Then the movie shifts it’s attention to Manikandan and his embarrassing response to a tense firefight with Naxalites. As his subordinates lose respect for him, the exact opposite happens to the audience in theatres who are watching Mammooty. We love how he is portraying a middle-aged, inept and naive policeman in such a vulnerable and convincing manner. We feel offended by the scorn of the younger men in the unit, who are looking away or rolling their eyes in disdain. Have some respect! This can happen to anyone of you. He’s only human!

Ah, human.

Why, makers of Unda, would you spend so much time giving a realistic representation of India and the brave policemen from Kerala who help protect it, only to destroy it all in the last ten minutes.

If Unda as a moviemaking endeavour was a tricky flight that had to traverse multiple themes and issues while carrying a large number of characters, you can almost see how the plane took off smoothly, sailed with a little turbulence in the middle and then finally nose-dived and crashed with a fiery explosion that was as unnecessary as the one they stuffed into the climactic battle.

After two hours of excellent characterization, Mammooty’s Sub Inspector Mani became Singham, beating up thugs who then somersaulted through the air.

I immediately knew why this was done. You can’t be a Malayali for nearly three decades and not know of the reverence Mammooty or Mohanlal enjoys to this day. But what is the logic of crafting a nuanced portrayal of a police unit, based on a real-life story, only to end it with a masala fight scene? Who is the intended audience? Fans who want to understand how Adivasis are treated in the police force, but also how a lathi can make a 100-kilogram man fly 20 meters in the air?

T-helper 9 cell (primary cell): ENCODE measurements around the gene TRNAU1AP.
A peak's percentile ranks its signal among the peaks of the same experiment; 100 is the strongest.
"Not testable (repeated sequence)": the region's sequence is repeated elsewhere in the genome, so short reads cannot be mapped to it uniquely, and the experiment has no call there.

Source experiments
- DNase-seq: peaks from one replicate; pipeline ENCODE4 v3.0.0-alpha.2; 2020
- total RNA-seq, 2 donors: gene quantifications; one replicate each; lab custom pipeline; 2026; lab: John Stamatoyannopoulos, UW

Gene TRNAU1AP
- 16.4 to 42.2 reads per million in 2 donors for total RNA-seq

My friend and fellow PinkLungi contributor Shahbaz M. explained how the director of this movie was not pleased with the ending, which apparently was filmed at the insistence of the producer. Which means unless we the audience make it clear that we are smart enough to appreciate a serious movie without needing needless action, producers will continue to fear the fans and look for ways of appeasement. We get the movies we say we like. Else we get the movies filmmakers assume we do.

But I’m not sure how to go about it. Should someone meet with the All Kerala Mammooty Fans Association President? Are these fans the reason why a Mammooty lead movie like Unda has to have a tonally inconsistent ending? Or is this something that should be discussed in movie sites and film forums?

I don’t know, but maybe there’s an easier way. The ending of Unda could perhaps not be controlled by the director. But certainly it couldn’t even be filmed without the approval of the biggest personality on the film set right?

So maybe instead of fans making noise to signal that they are sophisticated enough to watch a well-made movie about an interesting topic without needing bams and dishooms, and directors sticking to their guns and fighting against the financiers of films in order to bring their vision to life, it would be easier if the stars stepped in.

We need thought-provoking, eye-opening movies like Unda. They are important works of art that help us expand our worldview and strengthen our sense of empathy with different sections of society. And today, as one of the greatest actors not just of Malayalam Cinema but Cinema in general turns 68, Mammooty is needed more than ever before. We need him not only because he can act brilliantly and add depth to the movie, or pose in the promotional posters and ensure the theatres are full. We need him because when insecure producers try to alter artistic works out of fear, greed or ego, he is experienced, respected and influential enough to say, “NO”.

Musthafa Azeez
Indian born and raised in Qatar and currently making plans to be buried in Canada. Voracious reader, avid cinephile, self-published author of a crime novel and a freelance journalist.